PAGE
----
Therefore, now that we have figured out that the 4th person is not a random, we can simply ask them, "Is 2+2=4?". Based on their answer, we can find if they are a truth teller or a liar and then use them to find the identities of everybody else.

We can have the same approach for Case 2. But I cannot figure out how to solve Cases 3 and 4.

I think that

There is no minimum

with the following reasoning (please feel free to point out any flaws in my reasoning):

Label the four individuals as $$A$$, $$B$$, $$C$$, $$D$$ and consider the following alternative scenario, which I'll call Scenario 1

$$A$$ answers as though they are a truthteller, $$B$$ is a liar and $$C$$ and $$D$$ are random.
$$B$$ answers as though they are a liar, $$A$$ is a truthteller and $$C$$ and $$D$$ are random.
$$C$$ answers as though they are a truthteller, $$D$$ is a liar and $$A$$ and $$B$$ are random.
$$D$$ answers as though they are a liar, $$C$$ is a truthteller and $$A$$ and $$B$$ are random.

In this version of the problem, we can swap $$A$$ for $$C$$ and $$B$$ for $$D$$ and the problem remains the same. Hence, for any questions asked, there is no way to distinguish $$(A,B)$$ from $$(C,D)$$.

Now let us consider the following Scenario 2

Replace $$A$$ with a truthteller, $$B$$ with a liar and $$C$$ and $$D$$ in with randoms in Scenario 1 but all of the answers of $$C$$ and $$D$$ will be as if we are in Scenario 1 (for any finite number of questions this may always happen by chance).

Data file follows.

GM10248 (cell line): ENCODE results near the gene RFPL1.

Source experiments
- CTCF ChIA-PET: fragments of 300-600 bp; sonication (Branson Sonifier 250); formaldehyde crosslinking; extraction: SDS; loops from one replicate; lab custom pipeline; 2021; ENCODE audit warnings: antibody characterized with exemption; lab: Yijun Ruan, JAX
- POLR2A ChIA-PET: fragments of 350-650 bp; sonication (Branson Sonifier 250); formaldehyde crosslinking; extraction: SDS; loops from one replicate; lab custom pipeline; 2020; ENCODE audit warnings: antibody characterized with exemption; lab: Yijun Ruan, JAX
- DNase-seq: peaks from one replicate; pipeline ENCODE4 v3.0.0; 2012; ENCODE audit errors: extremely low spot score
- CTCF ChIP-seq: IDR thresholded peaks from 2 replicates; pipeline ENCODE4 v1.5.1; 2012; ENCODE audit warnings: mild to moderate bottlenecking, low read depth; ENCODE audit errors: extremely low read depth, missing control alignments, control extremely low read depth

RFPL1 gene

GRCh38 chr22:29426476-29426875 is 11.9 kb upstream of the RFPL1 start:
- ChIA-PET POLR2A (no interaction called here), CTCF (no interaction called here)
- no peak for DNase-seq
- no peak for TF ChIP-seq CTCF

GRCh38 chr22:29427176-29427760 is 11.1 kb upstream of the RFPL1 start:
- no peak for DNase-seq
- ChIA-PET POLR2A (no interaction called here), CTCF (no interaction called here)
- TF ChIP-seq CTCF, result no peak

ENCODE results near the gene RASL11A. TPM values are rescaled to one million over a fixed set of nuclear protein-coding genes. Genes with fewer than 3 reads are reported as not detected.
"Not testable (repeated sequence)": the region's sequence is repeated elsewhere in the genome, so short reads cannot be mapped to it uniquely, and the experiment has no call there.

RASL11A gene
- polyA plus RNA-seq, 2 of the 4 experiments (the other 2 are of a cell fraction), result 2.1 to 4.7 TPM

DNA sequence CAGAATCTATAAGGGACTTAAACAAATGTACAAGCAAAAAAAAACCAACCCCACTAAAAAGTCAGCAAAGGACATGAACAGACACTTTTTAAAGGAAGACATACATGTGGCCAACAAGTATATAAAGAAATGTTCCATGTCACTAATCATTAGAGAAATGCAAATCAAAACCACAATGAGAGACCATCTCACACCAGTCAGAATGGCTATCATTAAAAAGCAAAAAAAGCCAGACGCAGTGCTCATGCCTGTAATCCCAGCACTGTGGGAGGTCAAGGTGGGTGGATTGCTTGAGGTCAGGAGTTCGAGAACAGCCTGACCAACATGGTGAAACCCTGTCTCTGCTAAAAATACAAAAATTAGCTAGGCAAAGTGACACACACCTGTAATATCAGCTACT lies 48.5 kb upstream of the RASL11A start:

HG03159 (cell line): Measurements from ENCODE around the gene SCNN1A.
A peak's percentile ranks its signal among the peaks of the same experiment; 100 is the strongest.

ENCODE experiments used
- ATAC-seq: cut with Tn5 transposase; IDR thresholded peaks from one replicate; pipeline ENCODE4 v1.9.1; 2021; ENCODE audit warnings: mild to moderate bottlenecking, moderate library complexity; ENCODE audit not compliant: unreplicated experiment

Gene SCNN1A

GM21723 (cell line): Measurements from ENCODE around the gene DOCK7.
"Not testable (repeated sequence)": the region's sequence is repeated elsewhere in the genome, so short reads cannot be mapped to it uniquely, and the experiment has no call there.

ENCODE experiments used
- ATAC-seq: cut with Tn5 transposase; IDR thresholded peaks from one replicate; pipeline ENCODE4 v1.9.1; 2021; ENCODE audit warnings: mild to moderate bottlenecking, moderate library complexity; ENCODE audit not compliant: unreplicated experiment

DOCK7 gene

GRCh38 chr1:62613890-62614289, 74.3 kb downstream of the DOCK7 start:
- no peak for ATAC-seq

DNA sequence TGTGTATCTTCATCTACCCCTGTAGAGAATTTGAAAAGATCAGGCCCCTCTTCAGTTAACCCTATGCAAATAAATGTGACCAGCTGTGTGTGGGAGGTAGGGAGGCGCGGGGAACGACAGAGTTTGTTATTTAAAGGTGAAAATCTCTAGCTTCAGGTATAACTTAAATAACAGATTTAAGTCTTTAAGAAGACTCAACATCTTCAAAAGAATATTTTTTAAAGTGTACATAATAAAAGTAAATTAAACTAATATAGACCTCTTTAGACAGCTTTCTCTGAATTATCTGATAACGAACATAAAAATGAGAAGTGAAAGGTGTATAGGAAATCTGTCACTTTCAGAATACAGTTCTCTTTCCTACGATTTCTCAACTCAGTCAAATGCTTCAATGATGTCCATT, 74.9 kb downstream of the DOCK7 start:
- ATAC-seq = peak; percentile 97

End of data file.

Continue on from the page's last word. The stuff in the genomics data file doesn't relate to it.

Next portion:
And Scenario 3

Replace $$A$$ and $$B$$ in Scenario 1 with randoms but all of their answers will be as if we are in Scenario 1 (again, can happen by chance). Replace $$C$$ with a truthteller and $$D$$ with a liar.

Now note that

Given that we cannot distinguish the two cases in Scenario 1, it is also impossible to guarantee that we can distinguish Scenario 2 from Scenario 3 with any finite number of questions.

That is to say, for any finite number of questions, the responses in Scenario 2 can match up with the responses in Scenario 3 and we cannot guarantee to distinguish them.

Analogy to cases 3 and 4 in question

So suppose we call the "1st person" A and the "3rd person" C. Then the "No No" case, for example, can arise in either Scenario 2 or Scenario 3 so they are not distinguished here. Similarly, by changing the orientation, the "Yes Yes" case can also occur in both Scenario 2 or Scenario 3. The "Yes No" and "No Yes" cases break the symmetry which is why we can make more progress here.

• Firstly, " A thinks that they are a truthteller, B is a liar and C and D are random" . Nobody needs to think that they are a truthteller/liar or random . They are what they are and they already know who they are and what kind of a person someone else is. Secondly, I am having a bit of a difficulty completely understanding your answer. Can you also include in your answer, why, if we encounter cases 3 and 4 in my attempt, then there is no minimum number of questions that can help us establish the identities of all the 4? Aug 31 '20 at 17:08